There's also a selection bias in the transit technique - it is more likely to detect large-diameter planets (because they dim the light more), and close-in planets (because they transit more frequently). If we were looking at the Solar System from afar, even if we were in the right plane, Earth would only transit once every 365 days; Jupiter only once every twelve years! So most of the planets Kepler has found are "hot Jupiters" - large, massive planets close in to the star. It's possible that such systems are more common than systems like ours (where the big planets are much further out), but more likely it's just that this kind of system is easier to detect, and that if we had better telescopes and/or better techniques, we could find far more.

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Re: 1071: "Exoplanets"

Postby Stormarov.45 » Wed Jun 20, 2012 5:27 pm UTC

I just want to point out that according to the IAU, a planet, is defined as:

According to the new definition, a full-fledged planet is an object that orbits the sun and is large enough to have become round due to the force of its own gravity. In addition, a planet has to dominate the neighborhood around its orbit.
Pluto has been demoted because it does not dominate its neighborhood. Charon, its large "moon," is only about half the size of Pluto, while all the true planets are far larger than their moons.
In addition, bodies that dominate their neighborhoods, "sweep up" asteroids, comets, and other debris, clearing a path along their orbits. By contrast, Pluto's orbit is somewhat untidy.


Therefore, there are only 8 known planets

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Re: 1071: "Exoplanets"

Postby WolfieMario » Wed Jun 20, 2012 5:47 pm UTC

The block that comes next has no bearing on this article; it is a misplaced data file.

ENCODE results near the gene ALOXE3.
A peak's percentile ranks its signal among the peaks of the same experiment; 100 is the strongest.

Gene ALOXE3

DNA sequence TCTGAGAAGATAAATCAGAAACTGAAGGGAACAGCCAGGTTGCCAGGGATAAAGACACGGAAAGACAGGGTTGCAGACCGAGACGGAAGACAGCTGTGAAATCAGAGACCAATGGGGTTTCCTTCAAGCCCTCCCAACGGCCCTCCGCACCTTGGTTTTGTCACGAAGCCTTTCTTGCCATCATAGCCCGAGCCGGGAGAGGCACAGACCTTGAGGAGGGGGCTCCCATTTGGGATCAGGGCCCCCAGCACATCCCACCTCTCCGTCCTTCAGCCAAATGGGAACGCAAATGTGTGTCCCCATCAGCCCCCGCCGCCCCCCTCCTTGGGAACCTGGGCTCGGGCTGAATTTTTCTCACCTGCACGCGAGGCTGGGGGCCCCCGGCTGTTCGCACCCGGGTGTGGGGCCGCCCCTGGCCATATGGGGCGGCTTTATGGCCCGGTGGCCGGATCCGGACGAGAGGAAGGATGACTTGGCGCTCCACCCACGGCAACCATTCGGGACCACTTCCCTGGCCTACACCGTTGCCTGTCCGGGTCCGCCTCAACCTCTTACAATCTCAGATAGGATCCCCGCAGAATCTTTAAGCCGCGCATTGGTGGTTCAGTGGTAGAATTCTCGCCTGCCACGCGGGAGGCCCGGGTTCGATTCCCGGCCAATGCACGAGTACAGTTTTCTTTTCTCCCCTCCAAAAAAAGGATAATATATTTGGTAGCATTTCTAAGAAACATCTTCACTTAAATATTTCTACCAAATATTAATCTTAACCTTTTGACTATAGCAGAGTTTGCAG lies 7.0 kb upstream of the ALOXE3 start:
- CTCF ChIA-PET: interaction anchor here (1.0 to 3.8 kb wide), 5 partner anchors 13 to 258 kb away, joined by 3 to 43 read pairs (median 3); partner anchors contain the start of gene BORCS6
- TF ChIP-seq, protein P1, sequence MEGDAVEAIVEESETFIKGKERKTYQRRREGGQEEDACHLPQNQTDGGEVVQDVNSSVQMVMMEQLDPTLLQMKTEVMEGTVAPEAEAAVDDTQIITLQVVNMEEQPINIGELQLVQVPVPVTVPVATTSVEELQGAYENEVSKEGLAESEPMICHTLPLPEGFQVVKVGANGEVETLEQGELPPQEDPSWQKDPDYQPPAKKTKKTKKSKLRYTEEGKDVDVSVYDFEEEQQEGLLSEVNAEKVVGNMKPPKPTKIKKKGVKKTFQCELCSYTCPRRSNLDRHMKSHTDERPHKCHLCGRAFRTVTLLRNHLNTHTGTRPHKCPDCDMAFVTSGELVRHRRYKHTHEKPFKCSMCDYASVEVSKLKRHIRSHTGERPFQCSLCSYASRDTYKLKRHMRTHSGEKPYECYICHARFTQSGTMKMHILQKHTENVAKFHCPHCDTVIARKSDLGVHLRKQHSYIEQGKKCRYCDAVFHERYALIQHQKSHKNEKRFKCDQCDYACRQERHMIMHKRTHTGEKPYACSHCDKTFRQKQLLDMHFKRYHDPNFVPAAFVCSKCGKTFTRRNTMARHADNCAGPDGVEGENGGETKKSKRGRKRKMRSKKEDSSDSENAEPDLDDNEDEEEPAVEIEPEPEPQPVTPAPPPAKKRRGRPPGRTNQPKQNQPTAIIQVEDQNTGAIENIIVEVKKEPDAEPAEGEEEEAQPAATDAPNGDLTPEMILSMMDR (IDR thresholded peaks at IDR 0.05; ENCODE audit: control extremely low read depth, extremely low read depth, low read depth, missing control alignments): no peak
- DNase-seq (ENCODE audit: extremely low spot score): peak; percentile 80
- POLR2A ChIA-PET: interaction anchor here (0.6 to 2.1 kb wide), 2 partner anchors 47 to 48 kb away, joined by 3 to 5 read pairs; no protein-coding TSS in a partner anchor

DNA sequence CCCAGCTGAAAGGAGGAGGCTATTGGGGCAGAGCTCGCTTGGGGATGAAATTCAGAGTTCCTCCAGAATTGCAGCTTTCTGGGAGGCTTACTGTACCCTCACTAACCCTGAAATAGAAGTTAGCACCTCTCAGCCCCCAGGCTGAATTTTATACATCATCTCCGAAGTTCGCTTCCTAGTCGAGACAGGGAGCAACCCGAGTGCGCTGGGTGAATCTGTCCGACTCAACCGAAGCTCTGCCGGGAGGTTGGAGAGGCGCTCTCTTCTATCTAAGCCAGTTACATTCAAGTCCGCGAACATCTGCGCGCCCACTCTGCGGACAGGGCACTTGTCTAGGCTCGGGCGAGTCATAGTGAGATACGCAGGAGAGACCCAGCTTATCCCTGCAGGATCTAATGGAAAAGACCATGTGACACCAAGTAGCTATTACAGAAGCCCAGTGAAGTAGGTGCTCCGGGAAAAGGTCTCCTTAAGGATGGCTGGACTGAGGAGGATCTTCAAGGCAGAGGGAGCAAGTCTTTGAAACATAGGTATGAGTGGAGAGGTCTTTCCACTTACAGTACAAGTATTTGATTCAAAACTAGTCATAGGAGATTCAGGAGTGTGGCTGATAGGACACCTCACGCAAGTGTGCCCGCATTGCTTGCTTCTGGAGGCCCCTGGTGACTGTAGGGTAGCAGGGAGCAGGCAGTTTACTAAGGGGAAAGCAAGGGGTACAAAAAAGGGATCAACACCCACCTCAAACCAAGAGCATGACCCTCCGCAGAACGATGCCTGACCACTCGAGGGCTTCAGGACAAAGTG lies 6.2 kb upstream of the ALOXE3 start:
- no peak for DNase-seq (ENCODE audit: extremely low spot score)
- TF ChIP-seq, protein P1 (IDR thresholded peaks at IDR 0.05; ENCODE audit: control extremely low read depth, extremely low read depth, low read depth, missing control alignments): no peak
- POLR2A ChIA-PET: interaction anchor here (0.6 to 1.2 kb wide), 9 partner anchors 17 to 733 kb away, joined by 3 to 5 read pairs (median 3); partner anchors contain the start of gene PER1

Planets are turning out to be so common that to show all the planets in our galaxy, this chart would have to be nested in itself--with each planet replaced by a copy of the chart--at least three levels deep.

Challenge accepted.
Image

Okay, so it's only nested 1 level, but you couldn't tell the difference anyhow.

Fun fact: There are only 748 planets in the original, not 786 - and I found that out as a side-effect of creating that many sublayers in Fireworks.
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Re: 1071: "Exoplanets"

Postby salty » Wed Jun 20, 2012 5:49 pm UTC

Hey, does anyone know how the comic was created?
I suspect Randall didn't draw every dot by Hand carefully finding the right composition to form a perfect cycle.
So this must be done automatically by some algorithm?
How would you do it? Suggestions?

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Re: 1071: "Exoplanets"

Postby hikeeba » Wed Jun 20, 2012 6:10 pm UTC

Waitaminute! - Where's Alderaan? How could someone leave that out? Alderaan is peaceful! They have no weapons...

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Re: 1071: "Exoplanets"

Postby spartahawk » Wed Jun 20, 2012 6:41 pm UTC

Re: colorblindness test:

If you have tetrachromacy, and you turn the screen upside down, you can see a two on the left and a seven on the right.

Also, if you are not light-blind, you can see the white mushroom shape containing the text while it is still right side up :)

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Re: 1071: "Exoplanets"

Postby spartahawk » Wed Jun 20, 2012 6:43 pm UTC

WolfieMario wrote:
Planets are turning out to be so common that to show all the planets in our galaxy, this chart would have to be nested in itself--with each planet replaced by a copy of the chart--at least three levels deep.

Challenge accepted.
Image

Okay, so it's only nested 1 level, but you couldn't tell the difference anyhow.

Fun fact: There are only 748 planets in the original, not 786 - and I found that out as a side-effect of creating that many sublayers in Fireworks.


Now THAT is awesome. Well done! (I don't think we could see the second level anyway, if you had done it, unless it were an enormous image.
Also, how did you approach doing that exactly??

decaelus
Posts: 1
Joined: Wed Jun 20, 2012 6:37 pm UTC

Re: 1071: "Exoplanets"

Postby decaelus » Wed Jun 20, 2012 6:48 pm UTC

Great comic. As an exoplanet astronomer, it's exciting to see an xkcd comic about my field.

In fact, this comic was recently shared on an e-mail list of professional astronomers and planetary scientists to which I subscribe. As always occurs in such a group, there were some suggested revisions. In particular, we were worried that the line "We know nothing about what's on any of them." is a bit misleading. We actually know what many of the planets are made of, what's in their atmospheres, some things about their weather and internal structures. We WOULD like better telescopes, though.

Thanks for all your work, Randall.